Title: Born a Crime
Author: Trevor Noah
My Rating: ♥♥♥♥♥
I have to admit, I hadn’t heard of Trevor Noah until I read this book. Most people know him as the host of The Daily Show, but I don’t really watch much TV, and so I hadn’t even heard his name when his book was chosen, along with Dreams in a Time of War by Ngũgĩ wa Thiong’o for my monthly bookclub. But I’m really glad that I was led to this book and had the chance to read it and get to know a bit about this guy.
Trevor Noah was born in South Africa in 1984, during a time when interracial unions were a crime punishable with significant jail time. His mother was a black Xhosa woman, and his father a white Swiss man. So you can see where the title Born a Crime came from.
I think it was somewhat inevitable that Trevor Noah would grow up with an exceptional sense of humour after the things he had to live through as a kid. He couldn’t even go out and about with his own mother because the colour of his skin would reveal the crime that his mother and father had committed!Speaking of his mother, she was a very strong and admirable lady. Trevor really manages to express that in his anecdotes about her. Take for example the unforgettable moment when she realizes that they have taken a ride with some undesirable types. She pushes Trevor out the door of the moving van, and jumps out after him with her young baby! And later on, when Trevor finds himself in some trouble over taking a car, he is actually more afraid of the punishment he’ll get from his mother than he is of the trouble he is in with the law.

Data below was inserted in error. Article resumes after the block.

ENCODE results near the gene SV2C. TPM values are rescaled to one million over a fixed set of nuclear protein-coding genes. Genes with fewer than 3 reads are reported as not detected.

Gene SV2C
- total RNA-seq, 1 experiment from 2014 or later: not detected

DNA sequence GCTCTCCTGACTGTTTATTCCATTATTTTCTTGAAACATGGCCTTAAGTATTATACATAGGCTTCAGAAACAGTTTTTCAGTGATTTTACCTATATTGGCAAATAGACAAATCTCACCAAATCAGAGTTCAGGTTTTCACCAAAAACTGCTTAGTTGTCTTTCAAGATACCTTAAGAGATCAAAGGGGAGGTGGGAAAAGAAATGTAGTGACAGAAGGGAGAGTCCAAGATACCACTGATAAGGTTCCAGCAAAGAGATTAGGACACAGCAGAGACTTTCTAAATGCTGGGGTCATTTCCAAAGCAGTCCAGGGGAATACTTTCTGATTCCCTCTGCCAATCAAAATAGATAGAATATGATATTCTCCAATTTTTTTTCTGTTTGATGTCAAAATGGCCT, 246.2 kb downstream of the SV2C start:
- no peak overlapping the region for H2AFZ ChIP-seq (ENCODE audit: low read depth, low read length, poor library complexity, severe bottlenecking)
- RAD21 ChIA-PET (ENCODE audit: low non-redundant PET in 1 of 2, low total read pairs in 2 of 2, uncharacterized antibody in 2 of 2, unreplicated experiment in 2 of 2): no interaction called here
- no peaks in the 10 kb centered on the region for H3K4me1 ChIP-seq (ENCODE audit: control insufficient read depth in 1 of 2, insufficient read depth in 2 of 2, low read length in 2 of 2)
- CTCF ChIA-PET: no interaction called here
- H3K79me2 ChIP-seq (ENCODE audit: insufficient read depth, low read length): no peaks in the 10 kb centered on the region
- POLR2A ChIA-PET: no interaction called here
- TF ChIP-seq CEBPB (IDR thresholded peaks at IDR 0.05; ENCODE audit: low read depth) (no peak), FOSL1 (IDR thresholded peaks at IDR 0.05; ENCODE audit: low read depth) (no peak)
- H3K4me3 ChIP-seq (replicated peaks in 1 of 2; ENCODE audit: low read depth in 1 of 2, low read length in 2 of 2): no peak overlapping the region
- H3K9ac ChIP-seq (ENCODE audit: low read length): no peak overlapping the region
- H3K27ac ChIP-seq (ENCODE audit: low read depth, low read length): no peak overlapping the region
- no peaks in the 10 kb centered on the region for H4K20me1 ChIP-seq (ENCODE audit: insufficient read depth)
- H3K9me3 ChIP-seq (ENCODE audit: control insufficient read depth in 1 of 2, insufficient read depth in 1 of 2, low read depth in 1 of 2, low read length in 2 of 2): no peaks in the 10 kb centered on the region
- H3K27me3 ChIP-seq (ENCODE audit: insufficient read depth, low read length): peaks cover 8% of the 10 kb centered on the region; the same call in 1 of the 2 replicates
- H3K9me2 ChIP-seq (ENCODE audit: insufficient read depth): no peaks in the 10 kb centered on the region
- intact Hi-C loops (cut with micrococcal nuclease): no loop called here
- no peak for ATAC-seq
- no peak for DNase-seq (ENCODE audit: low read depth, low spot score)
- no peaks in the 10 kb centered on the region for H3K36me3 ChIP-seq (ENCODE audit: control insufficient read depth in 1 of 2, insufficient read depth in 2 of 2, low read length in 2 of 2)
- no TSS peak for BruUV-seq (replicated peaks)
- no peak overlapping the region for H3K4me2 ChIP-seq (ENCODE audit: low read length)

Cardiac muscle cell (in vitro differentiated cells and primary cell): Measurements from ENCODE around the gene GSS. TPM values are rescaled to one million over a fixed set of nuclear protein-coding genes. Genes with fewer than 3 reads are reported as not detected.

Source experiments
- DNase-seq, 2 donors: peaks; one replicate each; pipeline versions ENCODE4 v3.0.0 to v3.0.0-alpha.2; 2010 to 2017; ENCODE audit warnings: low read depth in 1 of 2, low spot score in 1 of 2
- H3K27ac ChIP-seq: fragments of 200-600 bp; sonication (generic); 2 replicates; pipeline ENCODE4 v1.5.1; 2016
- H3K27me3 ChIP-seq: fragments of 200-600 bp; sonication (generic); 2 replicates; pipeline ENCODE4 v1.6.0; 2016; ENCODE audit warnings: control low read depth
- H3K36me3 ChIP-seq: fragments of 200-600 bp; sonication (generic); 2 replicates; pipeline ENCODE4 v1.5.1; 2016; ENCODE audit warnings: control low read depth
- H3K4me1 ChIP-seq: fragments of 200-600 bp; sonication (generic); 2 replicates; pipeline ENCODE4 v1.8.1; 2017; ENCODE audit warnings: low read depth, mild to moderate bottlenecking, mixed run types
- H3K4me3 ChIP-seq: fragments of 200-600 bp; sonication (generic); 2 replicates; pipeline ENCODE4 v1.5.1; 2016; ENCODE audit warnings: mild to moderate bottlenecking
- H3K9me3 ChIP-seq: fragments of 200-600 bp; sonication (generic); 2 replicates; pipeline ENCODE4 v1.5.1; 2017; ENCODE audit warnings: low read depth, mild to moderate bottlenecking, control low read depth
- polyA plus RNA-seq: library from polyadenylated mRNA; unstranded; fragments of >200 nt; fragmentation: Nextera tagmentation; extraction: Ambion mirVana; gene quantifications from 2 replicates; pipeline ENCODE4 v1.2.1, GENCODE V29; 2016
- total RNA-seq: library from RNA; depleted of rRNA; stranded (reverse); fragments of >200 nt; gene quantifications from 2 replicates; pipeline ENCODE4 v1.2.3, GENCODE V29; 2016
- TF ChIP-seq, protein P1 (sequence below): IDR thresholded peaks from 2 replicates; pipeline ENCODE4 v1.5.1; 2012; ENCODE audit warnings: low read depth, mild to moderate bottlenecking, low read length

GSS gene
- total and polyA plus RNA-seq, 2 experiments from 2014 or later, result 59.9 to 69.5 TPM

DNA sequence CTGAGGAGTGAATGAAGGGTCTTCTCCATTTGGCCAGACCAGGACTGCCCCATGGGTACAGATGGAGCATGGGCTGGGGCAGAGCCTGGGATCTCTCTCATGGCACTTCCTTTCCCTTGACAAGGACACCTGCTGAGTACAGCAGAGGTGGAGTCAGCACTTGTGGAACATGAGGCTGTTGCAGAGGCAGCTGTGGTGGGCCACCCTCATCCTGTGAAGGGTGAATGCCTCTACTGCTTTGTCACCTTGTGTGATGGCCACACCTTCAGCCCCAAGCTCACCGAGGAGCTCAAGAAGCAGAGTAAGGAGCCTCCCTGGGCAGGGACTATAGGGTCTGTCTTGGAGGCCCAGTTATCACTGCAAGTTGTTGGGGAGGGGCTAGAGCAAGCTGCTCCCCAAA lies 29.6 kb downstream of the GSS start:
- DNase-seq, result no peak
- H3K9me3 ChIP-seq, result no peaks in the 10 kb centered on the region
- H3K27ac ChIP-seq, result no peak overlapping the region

The general consensus in the bookclub was that you should listen to the audio version rather than read the book for yourself. I wasn’t able to get the audiobook from the library, so I read the e-book. But I can definitely see the appeal of listening to Trevor Noah tell his stories in his own voice. Apparently the story about the kid called Hitler was especially funny in the author’s own voice!
Even though I read it rather than listened to it, I thought it was hilarious and I loved the way he mixed in a short “lesson” at the beginning of each chapter, and then tied that in with a funny related anecdote. I thought it was very well done, hence my 5 star rating.
I’ll finish this review with a quote that I especially appreciated from the book. I always think of regret as one of my biggest fears, and this little quote summed up exactly my feelings on it:
I don’t regret anything I’ve ever done in my life, any choice that I’ve made. But I’m consumed with regret for the things I didn’t say. We spend so much time being afraid of failure, afraid of rejection. But regret is the thing we should fear most. Failure is an answer. Rejection is an answer. Regret is an eternal question you will never have the answer to. “What if…” “If only…” “I wonder what would have…” You will never, never know, and it will haunt you for the rest of your days.